He similarly doesn't understand the silliness of Apple developing an x86 MacOS in the early 90's, and again reveals his technical ineptitude by failing to pursue the ramifications of an Apple-brand x86 offering (ie a Mac with an x86 CPU) vs a software-only offering like Windows or NeXT's Yellow Box.
He also repeatedly blows the 5300 battery issue out of proportion.
But I think the weakest theme in the book is that an alternative platform with less than 10% "marketshare" is automatically doomed to failure. While there is a strong positive network effect for the 'standard' and a negative effect for the alternatives, in his near-hagiography of Gates & Co he simply missed the bigger picture that the lamosity of the Wintel platform's inherent legacy issues is and was a countervening force.
5-10% of the total market is sufficiently large for Apple, given a) it's the top 5-10% and b) Micros~1 continues to [stink] as it always has.
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8 of 9 people found the following review helpful By tmex@qni.com on October 15, 1997
Format: Hardcover
Apple Computer, in its heyday, was one of the most respected growth companies of this century. As a devoted Mac user, it's always been hard for me to comprehend how Apple managed to take one of the most innovative products of our time, the user-friendly personal computer, and fail to compete effectively long-term in the mass market.
This book gave me the answers I was looking for...and more. Not a dry corporate history book, Jim Carlton has gone to the heart of what went wrong in Apple by focusing on the personalities that shaped this company...and later led it to the brink of ruin.
The leaders of Apple could have come out of a Shakespearean play. As Shakespeare knew, hubris, or excessive pride, is the undoing of man. In the swollen egos of Apple's leaders, we see evidence of hubris with a capital "H".
Although we may fool ourselves into thinking that technological prowess and All-American competitiveness has lifted us above the men of Shakespeare's day, Jim Carlton's Apple brings us back to earth and reminds us that, above all else, it's the human element that makes or breaks a company.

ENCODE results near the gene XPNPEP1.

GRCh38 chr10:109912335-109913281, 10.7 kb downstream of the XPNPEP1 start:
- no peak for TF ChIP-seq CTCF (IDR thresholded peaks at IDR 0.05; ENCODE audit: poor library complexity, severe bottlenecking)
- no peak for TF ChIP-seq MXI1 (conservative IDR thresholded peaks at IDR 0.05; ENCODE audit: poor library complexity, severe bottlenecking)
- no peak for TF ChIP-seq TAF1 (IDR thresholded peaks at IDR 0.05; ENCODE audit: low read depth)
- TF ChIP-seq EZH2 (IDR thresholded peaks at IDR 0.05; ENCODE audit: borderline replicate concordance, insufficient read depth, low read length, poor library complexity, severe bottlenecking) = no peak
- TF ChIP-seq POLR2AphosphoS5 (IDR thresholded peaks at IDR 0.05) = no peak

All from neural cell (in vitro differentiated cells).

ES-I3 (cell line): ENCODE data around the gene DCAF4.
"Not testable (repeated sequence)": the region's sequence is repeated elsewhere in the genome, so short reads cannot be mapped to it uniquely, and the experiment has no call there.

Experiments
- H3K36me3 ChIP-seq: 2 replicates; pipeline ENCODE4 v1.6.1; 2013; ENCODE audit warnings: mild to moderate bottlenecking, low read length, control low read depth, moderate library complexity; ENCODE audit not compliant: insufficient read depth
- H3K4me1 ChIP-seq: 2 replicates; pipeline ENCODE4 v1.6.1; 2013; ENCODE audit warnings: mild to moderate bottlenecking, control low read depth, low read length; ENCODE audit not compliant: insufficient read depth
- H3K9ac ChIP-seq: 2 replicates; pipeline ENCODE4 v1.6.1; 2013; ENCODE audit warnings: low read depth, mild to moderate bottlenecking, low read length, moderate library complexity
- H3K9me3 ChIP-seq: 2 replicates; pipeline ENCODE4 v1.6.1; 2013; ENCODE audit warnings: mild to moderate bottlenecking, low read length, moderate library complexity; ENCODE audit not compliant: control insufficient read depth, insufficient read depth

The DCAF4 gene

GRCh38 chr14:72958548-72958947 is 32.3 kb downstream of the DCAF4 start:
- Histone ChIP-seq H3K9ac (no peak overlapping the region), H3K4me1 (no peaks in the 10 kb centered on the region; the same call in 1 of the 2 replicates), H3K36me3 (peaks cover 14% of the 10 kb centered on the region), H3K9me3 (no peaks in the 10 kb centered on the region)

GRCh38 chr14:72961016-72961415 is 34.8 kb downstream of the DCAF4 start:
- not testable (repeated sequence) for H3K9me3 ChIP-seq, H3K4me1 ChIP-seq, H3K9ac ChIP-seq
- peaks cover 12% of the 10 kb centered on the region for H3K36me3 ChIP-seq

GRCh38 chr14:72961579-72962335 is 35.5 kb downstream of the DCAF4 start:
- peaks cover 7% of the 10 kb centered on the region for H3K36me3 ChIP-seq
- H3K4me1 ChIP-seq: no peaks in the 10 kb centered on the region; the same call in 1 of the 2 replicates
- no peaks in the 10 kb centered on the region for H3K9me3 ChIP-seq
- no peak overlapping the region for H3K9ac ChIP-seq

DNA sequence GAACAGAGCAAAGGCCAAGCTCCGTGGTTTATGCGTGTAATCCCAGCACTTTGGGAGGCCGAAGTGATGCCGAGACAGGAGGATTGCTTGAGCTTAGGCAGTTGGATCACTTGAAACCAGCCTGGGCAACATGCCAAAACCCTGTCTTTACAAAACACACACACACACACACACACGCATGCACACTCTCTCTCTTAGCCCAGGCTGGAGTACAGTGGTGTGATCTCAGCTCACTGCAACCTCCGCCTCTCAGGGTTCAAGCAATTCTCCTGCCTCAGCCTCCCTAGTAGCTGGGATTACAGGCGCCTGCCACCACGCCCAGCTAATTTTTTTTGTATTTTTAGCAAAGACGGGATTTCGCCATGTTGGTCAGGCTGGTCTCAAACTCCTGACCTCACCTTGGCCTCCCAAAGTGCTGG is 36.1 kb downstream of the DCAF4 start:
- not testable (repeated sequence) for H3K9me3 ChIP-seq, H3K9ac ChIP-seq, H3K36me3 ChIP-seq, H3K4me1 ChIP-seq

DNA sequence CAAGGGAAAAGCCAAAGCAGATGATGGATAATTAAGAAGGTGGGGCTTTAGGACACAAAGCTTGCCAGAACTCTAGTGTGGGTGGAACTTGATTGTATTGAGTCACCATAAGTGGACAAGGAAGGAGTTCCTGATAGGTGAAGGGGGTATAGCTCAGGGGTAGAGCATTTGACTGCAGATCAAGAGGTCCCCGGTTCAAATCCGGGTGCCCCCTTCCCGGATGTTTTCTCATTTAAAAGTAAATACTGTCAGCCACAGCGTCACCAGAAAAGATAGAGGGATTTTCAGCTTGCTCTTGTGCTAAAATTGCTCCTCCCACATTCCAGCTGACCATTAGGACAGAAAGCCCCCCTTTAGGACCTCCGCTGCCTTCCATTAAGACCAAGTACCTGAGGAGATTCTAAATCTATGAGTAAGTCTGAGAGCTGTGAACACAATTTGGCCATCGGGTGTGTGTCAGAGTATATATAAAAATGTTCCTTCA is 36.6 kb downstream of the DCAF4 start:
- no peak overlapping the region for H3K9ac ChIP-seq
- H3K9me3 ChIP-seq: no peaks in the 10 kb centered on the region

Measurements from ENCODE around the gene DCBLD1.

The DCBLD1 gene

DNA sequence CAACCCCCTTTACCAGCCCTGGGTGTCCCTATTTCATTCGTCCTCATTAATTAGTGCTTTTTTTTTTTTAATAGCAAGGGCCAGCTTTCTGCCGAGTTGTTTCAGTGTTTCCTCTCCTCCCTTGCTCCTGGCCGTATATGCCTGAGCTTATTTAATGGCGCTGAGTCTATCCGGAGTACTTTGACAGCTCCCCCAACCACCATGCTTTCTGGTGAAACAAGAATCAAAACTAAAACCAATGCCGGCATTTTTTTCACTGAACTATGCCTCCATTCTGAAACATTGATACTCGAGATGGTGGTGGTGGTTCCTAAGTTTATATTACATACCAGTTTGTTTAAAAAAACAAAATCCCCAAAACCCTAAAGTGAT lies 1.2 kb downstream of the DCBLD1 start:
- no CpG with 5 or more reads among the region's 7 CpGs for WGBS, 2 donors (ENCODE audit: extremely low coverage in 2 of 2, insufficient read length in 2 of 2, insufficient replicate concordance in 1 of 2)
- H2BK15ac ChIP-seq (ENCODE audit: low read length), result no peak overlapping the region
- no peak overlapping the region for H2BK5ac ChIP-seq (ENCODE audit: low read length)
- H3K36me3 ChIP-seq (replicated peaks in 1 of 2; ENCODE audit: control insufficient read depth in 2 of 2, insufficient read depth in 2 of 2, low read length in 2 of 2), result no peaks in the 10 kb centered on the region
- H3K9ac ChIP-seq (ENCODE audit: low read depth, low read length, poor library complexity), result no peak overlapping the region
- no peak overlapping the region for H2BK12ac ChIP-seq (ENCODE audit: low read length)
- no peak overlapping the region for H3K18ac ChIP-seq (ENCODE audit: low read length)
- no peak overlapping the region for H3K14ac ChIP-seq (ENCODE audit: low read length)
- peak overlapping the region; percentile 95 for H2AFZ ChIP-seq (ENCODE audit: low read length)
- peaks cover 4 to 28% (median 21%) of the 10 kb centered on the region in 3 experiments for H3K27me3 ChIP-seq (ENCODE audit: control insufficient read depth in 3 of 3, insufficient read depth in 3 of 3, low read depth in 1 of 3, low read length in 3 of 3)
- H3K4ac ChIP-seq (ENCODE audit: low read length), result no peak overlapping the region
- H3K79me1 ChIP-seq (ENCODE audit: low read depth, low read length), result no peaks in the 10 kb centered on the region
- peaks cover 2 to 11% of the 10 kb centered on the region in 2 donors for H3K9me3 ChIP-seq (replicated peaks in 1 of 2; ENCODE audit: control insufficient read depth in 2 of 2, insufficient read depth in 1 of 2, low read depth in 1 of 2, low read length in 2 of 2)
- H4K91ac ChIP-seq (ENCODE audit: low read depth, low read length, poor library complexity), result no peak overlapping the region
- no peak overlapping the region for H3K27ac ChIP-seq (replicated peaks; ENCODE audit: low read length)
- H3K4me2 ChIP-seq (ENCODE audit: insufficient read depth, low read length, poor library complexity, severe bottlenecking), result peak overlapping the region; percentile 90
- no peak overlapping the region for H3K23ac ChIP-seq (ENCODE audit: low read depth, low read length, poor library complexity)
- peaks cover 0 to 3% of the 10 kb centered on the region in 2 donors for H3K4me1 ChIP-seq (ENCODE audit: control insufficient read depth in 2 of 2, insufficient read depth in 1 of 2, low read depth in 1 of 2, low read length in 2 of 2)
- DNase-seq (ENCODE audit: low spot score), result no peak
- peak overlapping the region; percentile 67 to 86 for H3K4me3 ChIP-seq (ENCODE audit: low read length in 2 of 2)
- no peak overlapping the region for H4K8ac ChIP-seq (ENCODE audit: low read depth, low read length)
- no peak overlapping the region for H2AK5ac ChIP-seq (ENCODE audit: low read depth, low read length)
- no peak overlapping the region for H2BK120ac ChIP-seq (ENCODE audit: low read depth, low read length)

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4 of 4 people found the following review helpful By Robert Pratte on December 7, 2004
Format: Paperback
While others have noted the writing style (tolerable - I've seen far worse), the book as a whole is rather thorough and interesting. Granted, it was published before Apple's comeback, so there is (perhaps) too much emphasis upon the failures. However, the accumulated "could have" stories are interesting fare, things that may have been overlooked in the tale of a successful company's history. Here we see the flirtations with Sun, with Apollo, the AIM alliance and PowerPC, porting to x86 hardware, the Newton, and the spin-offs: webTV, Be, etc. Using hindsight 20/20, it seems that Jobs is under-represented. Yet, at the time of publication, I think that this book provided an accurate picture of how things seemed to line up.

I recommend this book, particularly to Apple fans and those interested in the history of computing. Additionally, this book is prime material for those interested in business blunders, particularly related to technology. For the latter group, this book makes a fine companion to the history of Xerox PARC, Dealers of Lightning. The works together provide a chilling view of how tecnhological innovation is often antithetical to business interests. I think that Carlton's work alone can make one consider the fate of technology in the hands of "big business".
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3 of 3 people found the following review helpful By A Customer on February 17, 1999
Format: Hardcover
Aside from some negatives described below, I really enjoyed this book. Jim Carlton has obviously assembled an extensive history of Apple and it's people. You really get an inside look at Apple.
On the negative side, there are endless criticisms of Apple's blunders that are all too easy to make in hindsight.
It's also interesting to see how far Jim Carlton was off the mark in predicting Apple's demise. Since the book was completed Apple has made a tremendous turnaround. His book gives the impression that Apple's collapse was just around the corner. Now his book can be subjected to some 20/20 hindsight!
But this is still an excellent book and I highly recommend it.